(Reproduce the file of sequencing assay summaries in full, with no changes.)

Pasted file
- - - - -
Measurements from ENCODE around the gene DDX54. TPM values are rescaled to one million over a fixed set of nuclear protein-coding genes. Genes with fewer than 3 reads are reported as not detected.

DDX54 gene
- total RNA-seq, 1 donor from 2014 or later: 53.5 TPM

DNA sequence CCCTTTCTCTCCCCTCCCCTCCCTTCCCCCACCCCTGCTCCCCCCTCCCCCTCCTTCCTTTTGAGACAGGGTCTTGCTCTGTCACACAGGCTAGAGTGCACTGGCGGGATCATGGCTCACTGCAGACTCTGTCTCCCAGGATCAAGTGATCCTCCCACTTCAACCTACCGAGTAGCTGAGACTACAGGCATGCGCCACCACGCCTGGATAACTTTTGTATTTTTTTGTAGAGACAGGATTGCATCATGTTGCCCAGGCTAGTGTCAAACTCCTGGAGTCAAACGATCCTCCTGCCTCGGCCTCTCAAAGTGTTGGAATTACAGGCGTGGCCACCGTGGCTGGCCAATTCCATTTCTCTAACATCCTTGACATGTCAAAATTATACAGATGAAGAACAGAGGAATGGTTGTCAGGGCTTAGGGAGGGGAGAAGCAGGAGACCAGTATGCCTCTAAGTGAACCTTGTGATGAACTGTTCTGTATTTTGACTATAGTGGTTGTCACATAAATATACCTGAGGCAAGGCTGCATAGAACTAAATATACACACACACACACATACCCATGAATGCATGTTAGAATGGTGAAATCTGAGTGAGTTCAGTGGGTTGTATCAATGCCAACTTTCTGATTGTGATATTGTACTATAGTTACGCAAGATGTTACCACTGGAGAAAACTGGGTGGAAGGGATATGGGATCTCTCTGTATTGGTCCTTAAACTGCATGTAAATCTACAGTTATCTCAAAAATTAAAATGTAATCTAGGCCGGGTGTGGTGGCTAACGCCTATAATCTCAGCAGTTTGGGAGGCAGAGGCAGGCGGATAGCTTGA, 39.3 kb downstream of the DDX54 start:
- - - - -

Measurements from ENCODE around the gene DDX54. TPM values are rescaled to one million over a fixed set of nuclear protein-coding genes. Genes with fewer than 3 reads are reported as not detected.

DDX54 gene
- total RNA-seq, 1 donor from 2014 or later: 53.5 TPM

DNA sequence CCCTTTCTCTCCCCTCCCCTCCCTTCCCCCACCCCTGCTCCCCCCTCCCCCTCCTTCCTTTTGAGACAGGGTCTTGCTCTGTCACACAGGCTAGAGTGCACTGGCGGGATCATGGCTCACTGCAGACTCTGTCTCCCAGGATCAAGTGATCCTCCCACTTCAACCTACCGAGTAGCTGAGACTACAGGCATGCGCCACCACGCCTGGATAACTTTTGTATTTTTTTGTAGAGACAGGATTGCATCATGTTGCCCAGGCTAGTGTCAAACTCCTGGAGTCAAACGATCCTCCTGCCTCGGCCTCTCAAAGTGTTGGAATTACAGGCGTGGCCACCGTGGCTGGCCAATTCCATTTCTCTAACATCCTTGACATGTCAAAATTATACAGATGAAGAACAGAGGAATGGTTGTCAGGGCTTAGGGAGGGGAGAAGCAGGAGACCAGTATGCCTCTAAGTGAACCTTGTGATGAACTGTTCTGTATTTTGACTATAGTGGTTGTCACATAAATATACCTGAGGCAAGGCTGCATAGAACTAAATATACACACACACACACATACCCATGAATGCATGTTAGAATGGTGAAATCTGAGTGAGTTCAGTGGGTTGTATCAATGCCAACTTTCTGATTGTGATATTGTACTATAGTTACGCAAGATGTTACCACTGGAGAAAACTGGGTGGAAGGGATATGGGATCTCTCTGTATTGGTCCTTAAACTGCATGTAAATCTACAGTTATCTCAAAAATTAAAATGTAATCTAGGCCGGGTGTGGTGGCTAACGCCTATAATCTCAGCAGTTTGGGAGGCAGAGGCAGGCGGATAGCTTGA, 39.3 kb downstream of the DDX54 start: